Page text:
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Nasal Obstruction

Nasal obstruction is a very bothersome symptom because we take for granted the ability to breathe comfortably through our nose. Severe cases of nasal obstruction result in mouth breathing, which leads to snoring and in some patients is associated with sleep apnea. Chronic mouth breathing at night also commonly results in the sensation of dry mouth in the morning. Severe nasal obstruction may also be associated with loss of smell, due to lack of airflow to olfactory receptors. Nasal obstruction, congestion, and/or fullness is the most common symptom in patients with sinusitis, but there are several anatomic causes that can be addressed with minimally invasive, endoscopic surgery, particularly if medications fail to result in improvement. These anatomic factors are described below.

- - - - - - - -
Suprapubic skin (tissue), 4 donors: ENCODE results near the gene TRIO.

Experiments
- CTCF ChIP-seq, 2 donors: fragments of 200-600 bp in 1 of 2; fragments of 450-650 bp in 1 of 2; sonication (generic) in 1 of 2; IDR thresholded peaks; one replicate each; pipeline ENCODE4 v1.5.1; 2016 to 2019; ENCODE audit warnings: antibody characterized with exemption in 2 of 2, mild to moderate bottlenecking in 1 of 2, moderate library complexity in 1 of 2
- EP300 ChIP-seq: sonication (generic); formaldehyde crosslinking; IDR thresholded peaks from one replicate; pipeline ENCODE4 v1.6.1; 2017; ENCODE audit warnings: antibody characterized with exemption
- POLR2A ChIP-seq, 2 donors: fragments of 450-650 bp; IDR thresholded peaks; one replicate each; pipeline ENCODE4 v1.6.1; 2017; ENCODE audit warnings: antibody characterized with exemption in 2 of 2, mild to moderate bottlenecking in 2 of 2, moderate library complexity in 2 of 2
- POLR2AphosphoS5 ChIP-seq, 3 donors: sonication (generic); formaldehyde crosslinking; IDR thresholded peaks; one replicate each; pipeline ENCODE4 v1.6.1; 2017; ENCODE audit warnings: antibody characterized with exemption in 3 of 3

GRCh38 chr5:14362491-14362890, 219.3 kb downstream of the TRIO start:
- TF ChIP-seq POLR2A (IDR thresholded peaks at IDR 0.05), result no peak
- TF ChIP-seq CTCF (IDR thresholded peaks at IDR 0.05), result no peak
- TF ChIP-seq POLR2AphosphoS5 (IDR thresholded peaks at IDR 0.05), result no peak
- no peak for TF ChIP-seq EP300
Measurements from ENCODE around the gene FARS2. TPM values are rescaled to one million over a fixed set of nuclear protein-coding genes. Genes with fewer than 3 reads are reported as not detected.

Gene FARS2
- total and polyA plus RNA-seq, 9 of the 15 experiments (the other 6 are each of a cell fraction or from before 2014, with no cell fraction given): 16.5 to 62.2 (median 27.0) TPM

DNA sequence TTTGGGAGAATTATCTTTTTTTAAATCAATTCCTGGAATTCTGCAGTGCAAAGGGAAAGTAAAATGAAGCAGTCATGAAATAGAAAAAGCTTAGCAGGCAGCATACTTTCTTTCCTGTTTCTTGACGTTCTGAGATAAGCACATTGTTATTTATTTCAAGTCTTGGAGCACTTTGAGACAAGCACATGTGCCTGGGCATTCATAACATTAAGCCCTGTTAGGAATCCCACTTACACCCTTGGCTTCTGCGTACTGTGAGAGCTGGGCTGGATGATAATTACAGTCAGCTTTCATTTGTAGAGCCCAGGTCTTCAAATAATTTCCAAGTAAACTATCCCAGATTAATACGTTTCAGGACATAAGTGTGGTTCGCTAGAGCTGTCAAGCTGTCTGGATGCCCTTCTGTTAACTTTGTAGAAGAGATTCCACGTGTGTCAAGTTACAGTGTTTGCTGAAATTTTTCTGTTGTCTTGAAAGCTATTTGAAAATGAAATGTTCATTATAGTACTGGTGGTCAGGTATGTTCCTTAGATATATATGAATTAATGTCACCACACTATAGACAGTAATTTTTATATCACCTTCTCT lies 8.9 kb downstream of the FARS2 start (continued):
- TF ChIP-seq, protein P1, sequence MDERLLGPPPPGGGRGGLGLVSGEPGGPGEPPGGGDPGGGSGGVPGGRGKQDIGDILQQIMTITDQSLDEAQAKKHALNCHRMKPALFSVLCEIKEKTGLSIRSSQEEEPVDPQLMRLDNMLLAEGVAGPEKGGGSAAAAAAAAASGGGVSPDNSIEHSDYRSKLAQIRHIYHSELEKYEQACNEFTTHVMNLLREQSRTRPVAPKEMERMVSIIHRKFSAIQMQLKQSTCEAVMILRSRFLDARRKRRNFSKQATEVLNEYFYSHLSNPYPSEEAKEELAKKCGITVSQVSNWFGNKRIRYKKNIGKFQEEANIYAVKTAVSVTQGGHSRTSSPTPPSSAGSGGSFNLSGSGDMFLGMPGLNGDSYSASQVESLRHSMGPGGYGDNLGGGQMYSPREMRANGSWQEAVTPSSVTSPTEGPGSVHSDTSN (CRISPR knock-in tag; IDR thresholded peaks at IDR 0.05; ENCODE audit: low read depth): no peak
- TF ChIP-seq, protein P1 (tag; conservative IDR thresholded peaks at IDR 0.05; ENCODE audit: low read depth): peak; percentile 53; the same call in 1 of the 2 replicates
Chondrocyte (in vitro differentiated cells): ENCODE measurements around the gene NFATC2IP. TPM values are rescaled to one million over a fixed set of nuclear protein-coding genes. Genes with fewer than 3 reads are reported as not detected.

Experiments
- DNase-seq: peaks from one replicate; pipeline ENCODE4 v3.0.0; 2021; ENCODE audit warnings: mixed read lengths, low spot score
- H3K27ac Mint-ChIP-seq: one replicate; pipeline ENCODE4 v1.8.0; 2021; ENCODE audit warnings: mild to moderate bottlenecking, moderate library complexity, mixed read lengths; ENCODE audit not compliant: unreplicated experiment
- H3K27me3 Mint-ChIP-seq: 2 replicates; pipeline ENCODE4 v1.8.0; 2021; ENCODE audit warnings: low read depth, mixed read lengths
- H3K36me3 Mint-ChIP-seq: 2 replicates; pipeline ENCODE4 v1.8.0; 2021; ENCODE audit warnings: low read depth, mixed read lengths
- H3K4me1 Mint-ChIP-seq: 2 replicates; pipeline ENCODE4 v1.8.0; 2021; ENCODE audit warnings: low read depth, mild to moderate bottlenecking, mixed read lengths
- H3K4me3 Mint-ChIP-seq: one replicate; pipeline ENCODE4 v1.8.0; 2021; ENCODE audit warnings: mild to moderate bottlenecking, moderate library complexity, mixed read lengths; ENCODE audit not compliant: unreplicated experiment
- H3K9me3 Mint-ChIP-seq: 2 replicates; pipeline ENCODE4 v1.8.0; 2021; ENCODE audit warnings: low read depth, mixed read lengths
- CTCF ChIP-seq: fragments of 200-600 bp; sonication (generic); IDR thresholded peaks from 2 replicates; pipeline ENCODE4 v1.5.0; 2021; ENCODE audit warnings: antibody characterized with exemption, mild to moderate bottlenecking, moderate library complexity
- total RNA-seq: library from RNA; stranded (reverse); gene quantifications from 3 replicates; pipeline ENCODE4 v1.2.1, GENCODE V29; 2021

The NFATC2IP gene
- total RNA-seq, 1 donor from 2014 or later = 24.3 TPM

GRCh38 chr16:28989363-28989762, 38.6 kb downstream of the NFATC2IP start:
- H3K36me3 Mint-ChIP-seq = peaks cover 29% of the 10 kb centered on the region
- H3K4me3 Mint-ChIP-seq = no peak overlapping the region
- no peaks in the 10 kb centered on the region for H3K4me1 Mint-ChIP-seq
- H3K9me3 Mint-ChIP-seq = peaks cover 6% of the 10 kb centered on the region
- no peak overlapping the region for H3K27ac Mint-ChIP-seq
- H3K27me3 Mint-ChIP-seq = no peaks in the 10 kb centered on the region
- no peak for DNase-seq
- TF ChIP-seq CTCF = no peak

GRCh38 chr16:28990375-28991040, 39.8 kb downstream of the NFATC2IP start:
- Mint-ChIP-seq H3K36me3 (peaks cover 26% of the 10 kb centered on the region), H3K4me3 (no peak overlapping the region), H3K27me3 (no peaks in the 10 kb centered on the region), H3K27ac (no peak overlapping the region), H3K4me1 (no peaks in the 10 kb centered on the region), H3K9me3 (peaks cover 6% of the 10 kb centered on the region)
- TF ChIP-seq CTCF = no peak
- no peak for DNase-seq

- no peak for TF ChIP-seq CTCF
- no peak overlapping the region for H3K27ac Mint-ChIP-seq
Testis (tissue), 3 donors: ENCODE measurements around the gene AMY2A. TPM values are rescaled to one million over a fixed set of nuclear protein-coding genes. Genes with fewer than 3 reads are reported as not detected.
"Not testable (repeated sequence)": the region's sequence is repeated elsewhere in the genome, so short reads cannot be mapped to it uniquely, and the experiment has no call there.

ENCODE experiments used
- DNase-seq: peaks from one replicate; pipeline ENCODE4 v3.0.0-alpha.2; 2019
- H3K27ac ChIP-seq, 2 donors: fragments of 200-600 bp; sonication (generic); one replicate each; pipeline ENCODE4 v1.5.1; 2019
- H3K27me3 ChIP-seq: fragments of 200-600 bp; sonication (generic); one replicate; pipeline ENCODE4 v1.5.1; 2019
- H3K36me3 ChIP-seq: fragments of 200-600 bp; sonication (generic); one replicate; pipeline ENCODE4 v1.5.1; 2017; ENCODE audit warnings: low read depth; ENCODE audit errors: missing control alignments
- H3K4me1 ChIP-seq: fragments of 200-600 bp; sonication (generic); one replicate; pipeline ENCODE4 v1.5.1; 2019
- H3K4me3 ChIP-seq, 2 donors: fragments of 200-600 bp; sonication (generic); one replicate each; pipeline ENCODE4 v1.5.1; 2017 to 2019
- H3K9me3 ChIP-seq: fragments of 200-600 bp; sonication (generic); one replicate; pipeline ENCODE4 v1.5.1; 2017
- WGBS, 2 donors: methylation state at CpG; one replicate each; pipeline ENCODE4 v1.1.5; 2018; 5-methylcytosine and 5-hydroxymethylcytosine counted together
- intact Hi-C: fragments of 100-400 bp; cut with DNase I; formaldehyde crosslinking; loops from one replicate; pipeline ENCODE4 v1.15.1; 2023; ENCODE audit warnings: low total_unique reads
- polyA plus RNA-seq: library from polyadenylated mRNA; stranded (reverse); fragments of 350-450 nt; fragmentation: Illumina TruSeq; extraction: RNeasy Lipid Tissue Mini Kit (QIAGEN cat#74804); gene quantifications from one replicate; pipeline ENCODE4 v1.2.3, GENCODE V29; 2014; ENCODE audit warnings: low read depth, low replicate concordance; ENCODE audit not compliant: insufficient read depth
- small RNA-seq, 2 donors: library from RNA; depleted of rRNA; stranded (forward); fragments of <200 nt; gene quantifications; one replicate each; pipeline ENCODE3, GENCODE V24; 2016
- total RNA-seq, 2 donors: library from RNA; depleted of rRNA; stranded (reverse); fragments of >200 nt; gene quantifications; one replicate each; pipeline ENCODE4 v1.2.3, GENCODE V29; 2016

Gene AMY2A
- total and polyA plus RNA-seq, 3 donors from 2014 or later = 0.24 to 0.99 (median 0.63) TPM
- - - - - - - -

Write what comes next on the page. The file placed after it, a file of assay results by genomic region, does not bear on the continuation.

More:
Septal deviation may be a cause of nasal obstruction. This describes a crooked wall between both nasal cavities. This may be fixed by septoplasty.

Turbinates, normal bones within the nasal cavity may be enlarged, causing nasal obstruction. This may be treated with medications or surgery.